During the Zhiyuan era (1264-94), a Director-General Sun was assigned to Shaozhou. On reaching the river he climbed into a boat, but was blown around by a great gale, finally arriving at a place with a huge mountain. He did not recognise the place, but a navigable path led across the peak. Sun strolled off up the mountain, and saw that there was a large gate. Examining this in the distance, behind the gate were corridors, wings and chambers like those of a government office. The gate guards stopped him, saying: “This is where the sin and merit of the human world is investigated and compared; what business brings you here?” Sun reported to them how he been appointed to Shaozhou and how his boat had encountered the gale, and wished to enter the hall and have a look; the guards led him inside. Stepping in the door he saw a large hall, with superiors sitting in large numbers and extremely strict guards in the lower hall. To the side of the hall was a door, with different guards, all of whom had the fanged faces of spirits, and they would not let him enter. The guards said: “That is the jail. All those who kill cattle and eat their flesh are imprisoned there.” Sun’s uncle had, in life, enjoyed eating beef, so he gave them his family and personal name and asked about him. The guards said: “He’s there. It was once said that your uncle had eaten seven hundred jin (one jin is about 500g) of beef, an unpardonable crime.” Sun earnestly begged the guard to lead him to the chief clerk so he could plead for his uncle. The clerk said: “Your uncle ate seven hundred jin of cow flesh, so his karmic sins are extremely heavy. Moreover, you too have taken pleasure in eating beef; the authorities of the nether world are limiting your lifespan, too; you will only accrue one term of office at Shaozhou.” Sun pleaded once again, now in order to save himself, and after a long time the clerk said: “If, when you take up your post at Shaozhou, you can command a halt to the slaughter of cattle, leading five hundred households to stop eating beef, your uncle will be allowed life in human heaven, and your lifespan will be extended.” Gentleman Sun accepted this command and left, descending the mountain and, on launching his boat, looked back, but the mountain could not be seen. On arriving at his post, his first action was to prohibit the slaughter of cattle; he also travelled widely urging people not to eat beef. More than half a year later, one night his uncle reported to him in a dream: “The governor says that you have prevented the slaughter of cattle, extending many lives, and have also urged seven hundred households to stop eating beef. Your merit is extremely great and the deities praise you. I have achieved life in human heaven, and your lifespan will also be extended.”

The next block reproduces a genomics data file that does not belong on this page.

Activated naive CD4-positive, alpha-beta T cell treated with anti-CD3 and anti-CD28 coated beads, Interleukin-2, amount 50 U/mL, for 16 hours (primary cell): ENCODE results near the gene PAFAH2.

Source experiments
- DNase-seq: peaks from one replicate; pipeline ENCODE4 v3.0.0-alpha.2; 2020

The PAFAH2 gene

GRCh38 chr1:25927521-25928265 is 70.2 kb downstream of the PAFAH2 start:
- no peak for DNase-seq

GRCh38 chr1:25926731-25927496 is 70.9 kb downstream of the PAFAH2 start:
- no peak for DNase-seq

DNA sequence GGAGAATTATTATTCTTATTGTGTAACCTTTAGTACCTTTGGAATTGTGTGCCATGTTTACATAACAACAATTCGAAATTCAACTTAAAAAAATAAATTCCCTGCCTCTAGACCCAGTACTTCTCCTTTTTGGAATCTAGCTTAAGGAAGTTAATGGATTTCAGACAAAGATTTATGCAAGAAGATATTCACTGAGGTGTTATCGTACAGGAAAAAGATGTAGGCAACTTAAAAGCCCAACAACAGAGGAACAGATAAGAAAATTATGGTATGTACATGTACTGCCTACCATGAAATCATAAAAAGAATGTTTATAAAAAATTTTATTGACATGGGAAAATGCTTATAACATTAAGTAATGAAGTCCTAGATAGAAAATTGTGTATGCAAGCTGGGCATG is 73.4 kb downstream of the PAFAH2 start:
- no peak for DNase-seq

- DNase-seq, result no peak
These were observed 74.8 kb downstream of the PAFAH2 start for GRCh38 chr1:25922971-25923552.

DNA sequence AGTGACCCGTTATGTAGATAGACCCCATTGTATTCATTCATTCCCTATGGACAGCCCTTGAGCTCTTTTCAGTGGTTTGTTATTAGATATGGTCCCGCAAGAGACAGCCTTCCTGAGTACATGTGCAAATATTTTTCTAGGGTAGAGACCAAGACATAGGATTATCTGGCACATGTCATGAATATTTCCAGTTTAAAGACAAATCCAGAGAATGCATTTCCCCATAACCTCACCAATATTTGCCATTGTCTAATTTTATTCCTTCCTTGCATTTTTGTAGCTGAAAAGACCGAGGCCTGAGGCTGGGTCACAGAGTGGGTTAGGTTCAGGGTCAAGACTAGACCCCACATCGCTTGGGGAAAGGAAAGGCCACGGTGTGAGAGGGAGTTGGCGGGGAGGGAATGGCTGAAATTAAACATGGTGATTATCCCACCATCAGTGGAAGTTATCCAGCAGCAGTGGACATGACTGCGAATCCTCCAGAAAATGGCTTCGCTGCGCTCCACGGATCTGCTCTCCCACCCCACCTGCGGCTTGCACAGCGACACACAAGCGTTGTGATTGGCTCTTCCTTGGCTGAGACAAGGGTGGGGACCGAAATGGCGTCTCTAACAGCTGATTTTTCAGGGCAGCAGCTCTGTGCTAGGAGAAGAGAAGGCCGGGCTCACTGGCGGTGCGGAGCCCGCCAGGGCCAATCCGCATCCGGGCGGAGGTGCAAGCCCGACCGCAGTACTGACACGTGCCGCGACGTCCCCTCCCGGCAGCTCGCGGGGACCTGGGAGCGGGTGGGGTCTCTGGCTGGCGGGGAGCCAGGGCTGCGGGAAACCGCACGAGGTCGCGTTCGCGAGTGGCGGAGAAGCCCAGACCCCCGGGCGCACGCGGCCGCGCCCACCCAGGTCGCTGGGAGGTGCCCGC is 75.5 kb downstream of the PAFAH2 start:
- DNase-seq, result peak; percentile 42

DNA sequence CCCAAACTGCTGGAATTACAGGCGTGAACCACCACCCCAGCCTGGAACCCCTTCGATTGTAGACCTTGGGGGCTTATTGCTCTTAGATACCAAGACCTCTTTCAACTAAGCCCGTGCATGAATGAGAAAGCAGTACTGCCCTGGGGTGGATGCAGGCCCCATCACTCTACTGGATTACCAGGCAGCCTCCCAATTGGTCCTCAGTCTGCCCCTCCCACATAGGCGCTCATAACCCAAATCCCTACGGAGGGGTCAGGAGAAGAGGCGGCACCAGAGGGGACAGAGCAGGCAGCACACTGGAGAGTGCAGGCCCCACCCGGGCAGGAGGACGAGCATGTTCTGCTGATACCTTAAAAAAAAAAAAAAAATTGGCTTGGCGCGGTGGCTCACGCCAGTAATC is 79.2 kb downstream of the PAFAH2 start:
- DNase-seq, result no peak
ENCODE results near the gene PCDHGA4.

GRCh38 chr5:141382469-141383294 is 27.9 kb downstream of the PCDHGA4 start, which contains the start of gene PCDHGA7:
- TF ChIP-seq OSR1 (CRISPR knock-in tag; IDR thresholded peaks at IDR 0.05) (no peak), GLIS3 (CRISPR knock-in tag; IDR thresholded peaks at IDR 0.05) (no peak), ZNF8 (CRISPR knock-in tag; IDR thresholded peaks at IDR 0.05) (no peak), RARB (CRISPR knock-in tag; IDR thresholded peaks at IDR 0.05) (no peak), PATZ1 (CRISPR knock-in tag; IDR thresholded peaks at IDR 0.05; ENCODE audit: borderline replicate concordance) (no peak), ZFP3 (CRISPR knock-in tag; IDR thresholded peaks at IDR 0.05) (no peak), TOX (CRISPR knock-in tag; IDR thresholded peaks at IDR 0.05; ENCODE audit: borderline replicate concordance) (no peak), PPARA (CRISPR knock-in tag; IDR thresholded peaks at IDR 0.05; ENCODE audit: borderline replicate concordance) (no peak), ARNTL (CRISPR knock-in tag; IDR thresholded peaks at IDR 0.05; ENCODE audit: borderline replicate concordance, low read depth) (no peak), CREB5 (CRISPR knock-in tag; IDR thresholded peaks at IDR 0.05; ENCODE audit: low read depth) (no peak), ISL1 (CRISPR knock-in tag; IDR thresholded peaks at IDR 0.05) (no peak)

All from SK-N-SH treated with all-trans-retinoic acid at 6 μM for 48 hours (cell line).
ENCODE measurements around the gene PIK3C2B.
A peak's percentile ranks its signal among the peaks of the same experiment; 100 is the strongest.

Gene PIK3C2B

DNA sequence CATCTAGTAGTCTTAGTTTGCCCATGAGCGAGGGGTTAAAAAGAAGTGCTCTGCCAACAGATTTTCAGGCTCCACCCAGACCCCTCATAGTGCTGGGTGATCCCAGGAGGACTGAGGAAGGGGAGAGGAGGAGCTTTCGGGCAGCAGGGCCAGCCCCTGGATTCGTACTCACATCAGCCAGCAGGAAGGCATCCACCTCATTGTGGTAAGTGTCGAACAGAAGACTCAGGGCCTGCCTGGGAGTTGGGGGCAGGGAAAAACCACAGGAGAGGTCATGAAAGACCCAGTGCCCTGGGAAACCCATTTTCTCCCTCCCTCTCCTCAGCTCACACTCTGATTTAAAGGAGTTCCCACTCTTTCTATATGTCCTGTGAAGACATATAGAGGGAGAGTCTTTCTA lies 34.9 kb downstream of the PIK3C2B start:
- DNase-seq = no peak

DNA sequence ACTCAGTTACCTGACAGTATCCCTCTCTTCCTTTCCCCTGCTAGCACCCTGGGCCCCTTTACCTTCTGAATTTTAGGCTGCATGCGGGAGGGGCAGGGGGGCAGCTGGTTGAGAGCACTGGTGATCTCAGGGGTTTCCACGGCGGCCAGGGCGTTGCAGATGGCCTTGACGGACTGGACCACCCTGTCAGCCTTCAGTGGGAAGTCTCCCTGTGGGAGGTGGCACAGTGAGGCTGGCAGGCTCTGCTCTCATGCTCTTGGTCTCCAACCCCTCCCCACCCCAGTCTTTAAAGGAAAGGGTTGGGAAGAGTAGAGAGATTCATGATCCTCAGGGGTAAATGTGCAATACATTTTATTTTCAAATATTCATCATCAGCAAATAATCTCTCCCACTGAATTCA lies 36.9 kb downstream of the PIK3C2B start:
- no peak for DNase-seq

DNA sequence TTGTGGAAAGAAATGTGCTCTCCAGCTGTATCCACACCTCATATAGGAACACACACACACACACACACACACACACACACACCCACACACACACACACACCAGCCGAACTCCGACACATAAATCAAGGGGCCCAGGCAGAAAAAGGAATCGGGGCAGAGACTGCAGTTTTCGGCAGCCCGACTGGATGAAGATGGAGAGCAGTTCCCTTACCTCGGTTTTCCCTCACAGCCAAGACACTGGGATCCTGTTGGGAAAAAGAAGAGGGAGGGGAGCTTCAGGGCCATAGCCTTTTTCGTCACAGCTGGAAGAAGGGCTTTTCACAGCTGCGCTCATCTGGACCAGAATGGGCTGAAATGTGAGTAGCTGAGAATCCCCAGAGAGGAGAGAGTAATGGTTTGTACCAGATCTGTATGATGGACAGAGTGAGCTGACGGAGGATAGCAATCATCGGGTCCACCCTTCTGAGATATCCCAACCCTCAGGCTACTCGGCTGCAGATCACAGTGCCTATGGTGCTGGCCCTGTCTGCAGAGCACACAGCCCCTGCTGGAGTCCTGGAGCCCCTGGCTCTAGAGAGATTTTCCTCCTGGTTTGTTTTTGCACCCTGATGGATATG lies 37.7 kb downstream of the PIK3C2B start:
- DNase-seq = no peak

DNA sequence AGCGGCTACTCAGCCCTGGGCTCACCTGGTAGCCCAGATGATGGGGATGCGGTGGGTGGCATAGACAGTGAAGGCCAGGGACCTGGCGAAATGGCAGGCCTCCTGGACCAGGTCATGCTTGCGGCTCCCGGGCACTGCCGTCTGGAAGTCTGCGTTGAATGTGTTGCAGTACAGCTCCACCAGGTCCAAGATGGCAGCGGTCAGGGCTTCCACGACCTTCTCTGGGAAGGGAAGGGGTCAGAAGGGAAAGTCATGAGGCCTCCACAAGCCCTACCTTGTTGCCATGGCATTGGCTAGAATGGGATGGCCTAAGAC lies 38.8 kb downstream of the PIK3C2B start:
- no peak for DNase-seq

Sheng Zhao of Qinglongzhen had held a hundred banquets in all, having always to kill and butcher a cow; cooking with skill he ate without restraint. One day, someone knocked on his door; when Sheng Zhao opened it himself and went out to look, he saw a servant bringing him a bamboo slip. He opened it to look, finding writing in large characters: “The Six Domestic Animals are all the work of previous lives (in the reincarnatory process); the ox alone faces bitter toil. If one looks at those meeting a violent end, [98] they are all eaters of beef.” He read it three times, by which time the person who gave it to him had vanished. Sheng Zhao was shocked and alarmed, and from then on abstained from eating beef.

Anon, Huhai xinwen yijian xuzhi, 前2.97-98 (tale 166):

戒食牛肉

至元年間,有孫總管韶州任,江次登舟,為大風飄揚至一所,有巨山,莫知何地,有山徑可行。孫信步登山,見有大門,望之,門內廊廡廳舍如官府狀。守門者止之,曰:「考較人間罪福去處,爾何事至此?」孫以赴韶州任舟行遇風告之,並欲入廳舍遊觀,守者引進。入門見一大殿,有主者廣坐,殿下侍衛甚嚴。殿旁有一門,另有守者,皆狼牙鬼面,不許進。守者曰:「此獄也。陽世殺牛食肉者,皆囚於此。」孫之舅在世亦好食牛肉,並以姓名問之。守者曰:「有之。曾聞汝舅食牛肉七百斤,罪不可宥。」孫力禱守者,託之引見主吏禱之,吏曰:「爾舅食牛肉七百斤,罪業至重,況爾亦喜食牛肉,陰司亦減爾壽算,隻滿韶州一任矣。」孫再禱以求救之由,吏良久曰:「汝到任若能禁殺牛命,善誘五百家不食牛肉,爾舅得生人天,亦延爾壽。」孫公領命而離,下山即登舟,回視亦失山矣。及到任,首以宰牛為禁,並廣行勸人不食牛肉。踰半年,夜夢舅報曰:「主者云爾禁殺牛,延命亦多,曾勸到七百家不食牛肉,功德浩大,神明交讚。我得生天,汝亦延壽矣。」

秀州青龍鎮盛肇,凡百筵會,必殺牛取肉,巧作庖饌,恣啖為樂。一日,有扣門者,盛肇自啟門出視,見一蒼頭授以青簡,展而視之,乃大字書云:「六畜皆前業,惟牛最苦辛。但看橫死者, [98] 盡是食牛人。」讀之三過,人與簡俱亡。盛肇驚駭,自是戒食牛肉。

Yuan Haowen 元好問, Chang Zhenguo 常振國 (ed), Xu Yijian zhi 續夷堅志 (Continued Records of the Listener), and Anon., Jin Xin 金心 (ed.), Huhai xinwen yijian xuzhi 湖海新聞夷堅續志 (Continuation of Records of the Listener with New Items from the Lakes and Seas) (Beijing: Zhonghua shuju, 1986).

A Dead Servant Sells Geese 死僕賣鵝

The Li household of Anqing Fu had a servant named Hu Baiwu, who had died several years ago. One day, setting off for the capital, Li saw someone in the street resembling him, at which he exclaimed and questioned the seller. He said: “Your humble servant is actually a ghost; not originally fated to die yet, my ethereal soul could not submit to authority, and has no option but to drift through the mortal world.” Questioned about the things he sold, he said: “These are items from this (mortal) world; every day I bring the travelling pedlar’s stall, and the money I use is also of this world.” Questioned as to his accommodation, he said: “At night I rest at the roadside, on a butcher’s board, where the guards on patrol don’t see me; those trading like this are very many, and are of course ghosts.”

It can therefore be seen that mixed among the floating population (huhai) are ghostly people; even grasping their fingers and pointing none would see this truly.

Anon, Huhai xinwen yijian xuzhi, 後2.240 (Tale 433):

死僕賣鵝

安慶府李家有僕胡百五,已死數年。一日如京,於街上見賣炙鵝者似之,呼而問。曰:「某實鬼也,本未當死,魂無歸附,未免混凡。」詰其所賣之物,曰:「即世間物,每日就鋪家行販來,所用之錢即世間錢也。」詰其止宿之地,曰:「夜則泊於街旁肉案上,巡更軍吏皆不得見,經紀買賣如某輩甚多,固鬼也。」 以是見湖海之內,人鬼混淆,持指示數人,皆不識耳。

Yuan Haowen 元好問, Chang Zhenguo 常振國 (ed), Xu Yijian zhi 續夷堅志 (Continued Records of the Listener), and Anon., Jin Xin 金心 (ed.), Huhai xinwen yijian xuzhi 湖海新聞夷堅續志 (Continuation of Records of the Listener with New Items from the Lakes and Seas) (Beijing: Zhonghua shuju, 1986)